That is the last thing Trump’s legion of fans wants to hear. They regard Trump as the antidote to everything about the current administration as he promises to restore America’s greatness and to “win” again by some magic formula involving his bargaining skills and strength of will. His vulgar chest-thumping about bullying the rest of the world the way he has the GOP presidential field seems, in the eyes of both Trump’s admirers and the president’s adherents, to be the polar opposite of Obama. But that is not so. Their styles may be different but the two are more similar than you might think.
Both Obama and Trump have risen via movements that are little more than cults of personality. Both have inspired absurd hero worship that focused less on their ideology than on their personal qualities. Obama ran on national unity and governed as the most partisan liberal ideologue since Lyndon Johnson. Since Trump has no set principles there is no way of knowing what he will do which is why many conservatives correctly view the prospect of a Trump presidency as not likely to be any different from one run by the Clintons.
Part of the attraction of Trump is the notion that the nation needs a strong man. He appeals to the authoritarian instinct in ways that no other politician has done in the living memory of any American. It is not surprising that his followers are ready to pledge allegiance to him in the way that Obama’s have done. If it’s hard to think of any other presidential candidate other than this pair doing this, that’s not an accident.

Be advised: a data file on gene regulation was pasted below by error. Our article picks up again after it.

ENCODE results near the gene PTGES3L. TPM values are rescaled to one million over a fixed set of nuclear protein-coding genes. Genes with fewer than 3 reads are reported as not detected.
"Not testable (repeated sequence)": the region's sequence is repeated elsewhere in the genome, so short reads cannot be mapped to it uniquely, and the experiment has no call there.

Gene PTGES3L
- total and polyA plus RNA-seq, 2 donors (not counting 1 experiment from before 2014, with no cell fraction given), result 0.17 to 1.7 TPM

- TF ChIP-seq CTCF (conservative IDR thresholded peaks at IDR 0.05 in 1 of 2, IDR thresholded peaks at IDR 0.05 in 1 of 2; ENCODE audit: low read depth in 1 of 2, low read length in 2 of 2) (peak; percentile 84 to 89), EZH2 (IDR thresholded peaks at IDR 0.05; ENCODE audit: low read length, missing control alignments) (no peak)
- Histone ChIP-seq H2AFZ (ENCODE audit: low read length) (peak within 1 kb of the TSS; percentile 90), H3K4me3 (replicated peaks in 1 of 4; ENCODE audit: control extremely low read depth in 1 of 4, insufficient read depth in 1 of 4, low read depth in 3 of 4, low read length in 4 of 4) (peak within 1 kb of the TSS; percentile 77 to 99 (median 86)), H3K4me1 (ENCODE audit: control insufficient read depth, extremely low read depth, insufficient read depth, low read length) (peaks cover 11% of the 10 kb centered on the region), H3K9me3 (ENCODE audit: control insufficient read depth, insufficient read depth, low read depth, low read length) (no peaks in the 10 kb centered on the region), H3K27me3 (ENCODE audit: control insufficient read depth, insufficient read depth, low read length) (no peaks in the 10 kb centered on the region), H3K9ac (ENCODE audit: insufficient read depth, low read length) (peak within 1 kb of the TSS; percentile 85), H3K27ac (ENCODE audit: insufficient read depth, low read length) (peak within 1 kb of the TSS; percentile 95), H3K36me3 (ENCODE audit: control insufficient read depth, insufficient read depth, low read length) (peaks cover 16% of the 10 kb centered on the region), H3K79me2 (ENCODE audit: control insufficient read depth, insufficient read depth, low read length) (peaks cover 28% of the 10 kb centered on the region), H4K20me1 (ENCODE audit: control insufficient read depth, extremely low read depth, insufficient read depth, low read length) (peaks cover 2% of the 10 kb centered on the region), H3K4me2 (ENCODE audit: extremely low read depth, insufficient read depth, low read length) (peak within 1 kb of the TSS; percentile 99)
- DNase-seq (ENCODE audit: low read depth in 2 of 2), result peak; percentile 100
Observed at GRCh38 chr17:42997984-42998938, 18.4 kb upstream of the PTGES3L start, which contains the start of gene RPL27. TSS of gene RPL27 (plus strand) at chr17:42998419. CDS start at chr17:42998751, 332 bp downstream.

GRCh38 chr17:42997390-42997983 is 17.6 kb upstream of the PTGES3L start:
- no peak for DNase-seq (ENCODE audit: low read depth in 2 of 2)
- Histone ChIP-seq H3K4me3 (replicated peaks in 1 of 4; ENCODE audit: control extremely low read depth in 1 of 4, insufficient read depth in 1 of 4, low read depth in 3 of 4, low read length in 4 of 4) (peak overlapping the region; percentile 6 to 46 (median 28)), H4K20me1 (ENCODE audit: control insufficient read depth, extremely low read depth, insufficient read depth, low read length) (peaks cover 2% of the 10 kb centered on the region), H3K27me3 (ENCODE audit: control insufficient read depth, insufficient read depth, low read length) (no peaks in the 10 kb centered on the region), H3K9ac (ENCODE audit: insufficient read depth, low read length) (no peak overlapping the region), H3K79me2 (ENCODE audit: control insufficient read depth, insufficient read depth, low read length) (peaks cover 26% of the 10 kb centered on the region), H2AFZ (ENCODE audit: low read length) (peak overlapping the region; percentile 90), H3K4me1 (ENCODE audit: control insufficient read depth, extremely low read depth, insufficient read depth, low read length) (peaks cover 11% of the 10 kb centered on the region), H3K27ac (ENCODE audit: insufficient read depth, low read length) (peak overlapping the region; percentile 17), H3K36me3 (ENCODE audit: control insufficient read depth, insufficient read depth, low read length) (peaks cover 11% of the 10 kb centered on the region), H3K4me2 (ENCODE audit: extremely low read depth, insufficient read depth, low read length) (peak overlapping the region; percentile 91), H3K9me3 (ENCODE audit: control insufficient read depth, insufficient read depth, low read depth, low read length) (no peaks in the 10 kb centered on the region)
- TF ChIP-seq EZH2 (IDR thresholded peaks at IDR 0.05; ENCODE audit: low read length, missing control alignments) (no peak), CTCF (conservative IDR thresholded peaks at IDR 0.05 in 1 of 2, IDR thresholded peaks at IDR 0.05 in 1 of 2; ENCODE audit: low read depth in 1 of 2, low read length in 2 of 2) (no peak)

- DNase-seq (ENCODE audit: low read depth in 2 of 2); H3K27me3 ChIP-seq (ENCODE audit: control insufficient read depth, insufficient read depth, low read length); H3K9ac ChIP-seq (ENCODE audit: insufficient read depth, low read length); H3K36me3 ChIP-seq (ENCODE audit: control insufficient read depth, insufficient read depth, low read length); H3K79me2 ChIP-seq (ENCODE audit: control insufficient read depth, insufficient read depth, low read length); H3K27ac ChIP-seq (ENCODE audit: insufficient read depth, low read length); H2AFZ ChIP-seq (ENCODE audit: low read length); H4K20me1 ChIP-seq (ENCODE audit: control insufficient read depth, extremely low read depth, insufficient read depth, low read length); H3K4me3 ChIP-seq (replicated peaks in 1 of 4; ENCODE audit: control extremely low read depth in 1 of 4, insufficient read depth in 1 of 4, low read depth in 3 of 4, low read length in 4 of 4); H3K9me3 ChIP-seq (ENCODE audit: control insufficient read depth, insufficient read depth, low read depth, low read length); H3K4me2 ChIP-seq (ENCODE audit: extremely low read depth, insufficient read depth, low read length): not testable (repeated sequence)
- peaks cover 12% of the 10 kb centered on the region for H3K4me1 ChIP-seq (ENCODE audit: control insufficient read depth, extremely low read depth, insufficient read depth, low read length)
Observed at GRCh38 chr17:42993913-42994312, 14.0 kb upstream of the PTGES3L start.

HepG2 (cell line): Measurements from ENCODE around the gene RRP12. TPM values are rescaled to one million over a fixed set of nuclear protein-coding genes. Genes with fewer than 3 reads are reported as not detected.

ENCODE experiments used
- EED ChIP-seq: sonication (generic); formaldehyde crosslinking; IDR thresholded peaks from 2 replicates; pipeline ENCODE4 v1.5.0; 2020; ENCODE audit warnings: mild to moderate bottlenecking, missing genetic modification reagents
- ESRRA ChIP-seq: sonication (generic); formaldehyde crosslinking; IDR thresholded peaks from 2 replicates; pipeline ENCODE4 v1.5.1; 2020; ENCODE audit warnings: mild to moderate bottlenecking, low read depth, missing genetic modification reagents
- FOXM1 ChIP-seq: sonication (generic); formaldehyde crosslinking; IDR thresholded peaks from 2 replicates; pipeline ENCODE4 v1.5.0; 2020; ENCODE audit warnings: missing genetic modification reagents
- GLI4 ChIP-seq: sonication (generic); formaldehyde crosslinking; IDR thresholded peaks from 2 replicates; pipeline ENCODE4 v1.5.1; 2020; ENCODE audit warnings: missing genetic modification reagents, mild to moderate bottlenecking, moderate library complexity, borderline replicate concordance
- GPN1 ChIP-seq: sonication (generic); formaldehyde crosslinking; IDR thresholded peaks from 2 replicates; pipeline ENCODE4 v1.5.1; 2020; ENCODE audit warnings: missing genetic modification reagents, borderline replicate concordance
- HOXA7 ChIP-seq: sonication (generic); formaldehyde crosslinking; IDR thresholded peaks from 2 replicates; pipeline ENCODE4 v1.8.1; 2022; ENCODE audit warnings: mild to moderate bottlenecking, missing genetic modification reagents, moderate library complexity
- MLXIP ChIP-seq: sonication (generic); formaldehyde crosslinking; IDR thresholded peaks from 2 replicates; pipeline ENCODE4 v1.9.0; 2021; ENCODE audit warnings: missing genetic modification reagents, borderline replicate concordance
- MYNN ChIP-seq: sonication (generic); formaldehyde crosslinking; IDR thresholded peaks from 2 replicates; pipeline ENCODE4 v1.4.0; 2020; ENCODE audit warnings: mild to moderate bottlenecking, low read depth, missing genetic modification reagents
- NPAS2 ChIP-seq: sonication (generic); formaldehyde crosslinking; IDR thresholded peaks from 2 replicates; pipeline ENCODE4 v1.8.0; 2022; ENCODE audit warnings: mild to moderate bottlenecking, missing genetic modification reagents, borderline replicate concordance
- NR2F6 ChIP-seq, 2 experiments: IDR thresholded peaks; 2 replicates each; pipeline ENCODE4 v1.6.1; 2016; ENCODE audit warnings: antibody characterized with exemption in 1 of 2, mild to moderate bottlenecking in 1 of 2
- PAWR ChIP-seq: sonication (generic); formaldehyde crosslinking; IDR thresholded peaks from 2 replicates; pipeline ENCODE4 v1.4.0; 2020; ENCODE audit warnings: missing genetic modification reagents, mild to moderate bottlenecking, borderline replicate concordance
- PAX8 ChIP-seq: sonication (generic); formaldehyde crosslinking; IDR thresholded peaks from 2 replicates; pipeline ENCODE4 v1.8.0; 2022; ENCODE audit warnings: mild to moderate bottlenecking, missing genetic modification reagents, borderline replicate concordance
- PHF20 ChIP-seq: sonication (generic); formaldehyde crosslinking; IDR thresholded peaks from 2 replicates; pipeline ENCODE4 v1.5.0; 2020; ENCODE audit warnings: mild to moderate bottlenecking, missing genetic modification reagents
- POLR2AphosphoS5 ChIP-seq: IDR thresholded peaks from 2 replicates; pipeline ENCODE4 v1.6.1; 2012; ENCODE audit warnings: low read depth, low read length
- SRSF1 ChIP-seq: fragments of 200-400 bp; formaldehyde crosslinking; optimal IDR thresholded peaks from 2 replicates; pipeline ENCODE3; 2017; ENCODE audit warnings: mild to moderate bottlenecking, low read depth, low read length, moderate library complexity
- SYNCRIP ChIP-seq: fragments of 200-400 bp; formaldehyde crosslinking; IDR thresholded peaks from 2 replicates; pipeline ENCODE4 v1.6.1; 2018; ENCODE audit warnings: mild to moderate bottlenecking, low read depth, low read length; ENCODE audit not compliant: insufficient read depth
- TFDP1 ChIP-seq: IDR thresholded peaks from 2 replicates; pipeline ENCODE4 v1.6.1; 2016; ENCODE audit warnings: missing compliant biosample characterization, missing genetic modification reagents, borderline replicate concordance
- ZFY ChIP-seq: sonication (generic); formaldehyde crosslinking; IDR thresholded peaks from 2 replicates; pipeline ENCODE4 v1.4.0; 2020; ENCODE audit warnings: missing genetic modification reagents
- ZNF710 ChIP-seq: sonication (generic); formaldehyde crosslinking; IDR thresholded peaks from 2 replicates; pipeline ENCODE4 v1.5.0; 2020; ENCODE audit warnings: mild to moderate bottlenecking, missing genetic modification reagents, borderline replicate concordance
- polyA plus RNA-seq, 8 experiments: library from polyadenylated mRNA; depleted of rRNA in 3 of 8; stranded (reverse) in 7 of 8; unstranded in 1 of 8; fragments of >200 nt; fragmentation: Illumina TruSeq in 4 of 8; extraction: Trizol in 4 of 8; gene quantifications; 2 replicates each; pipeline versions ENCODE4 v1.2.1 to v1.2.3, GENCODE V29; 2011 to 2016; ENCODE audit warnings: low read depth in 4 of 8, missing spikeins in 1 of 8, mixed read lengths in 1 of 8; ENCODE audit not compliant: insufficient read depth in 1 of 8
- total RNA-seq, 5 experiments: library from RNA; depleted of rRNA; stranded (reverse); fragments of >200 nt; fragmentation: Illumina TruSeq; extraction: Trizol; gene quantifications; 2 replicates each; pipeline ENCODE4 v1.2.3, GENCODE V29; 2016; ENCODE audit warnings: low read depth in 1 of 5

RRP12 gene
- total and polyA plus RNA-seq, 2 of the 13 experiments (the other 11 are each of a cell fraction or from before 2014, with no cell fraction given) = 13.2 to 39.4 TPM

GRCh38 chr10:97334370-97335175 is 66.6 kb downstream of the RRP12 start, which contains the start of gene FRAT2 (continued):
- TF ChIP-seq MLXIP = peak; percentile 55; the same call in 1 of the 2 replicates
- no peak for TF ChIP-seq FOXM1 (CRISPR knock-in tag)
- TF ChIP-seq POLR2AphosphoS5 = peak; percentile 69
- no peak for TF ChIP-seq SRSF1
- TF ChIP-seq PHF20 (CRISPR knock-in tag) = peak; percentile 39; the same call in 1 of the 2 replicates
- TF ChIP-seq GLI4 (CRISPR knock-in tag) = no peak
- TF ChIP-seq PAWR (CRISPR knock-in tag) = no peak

The entire premise of the Obama presidency has been a belief that the magic of his personality would transform both American politics and international relations. That it has been a resounding failure on both fronts is hardly surprising since his considerable political talent is not matched by any gift for governing or command of the realities of foreign policy.
But though Trump substitutes machismo for Obama’s apologies, is he really any different? Like Obama, he, too, thinks all it takes to transform the country and the world is to put one bigger than life person in the Oval Office. Leaders are vitally necessary. But the American republic is one that is rooted in a set of Constitutional principles that place the law above the will of any one man and his acolytes.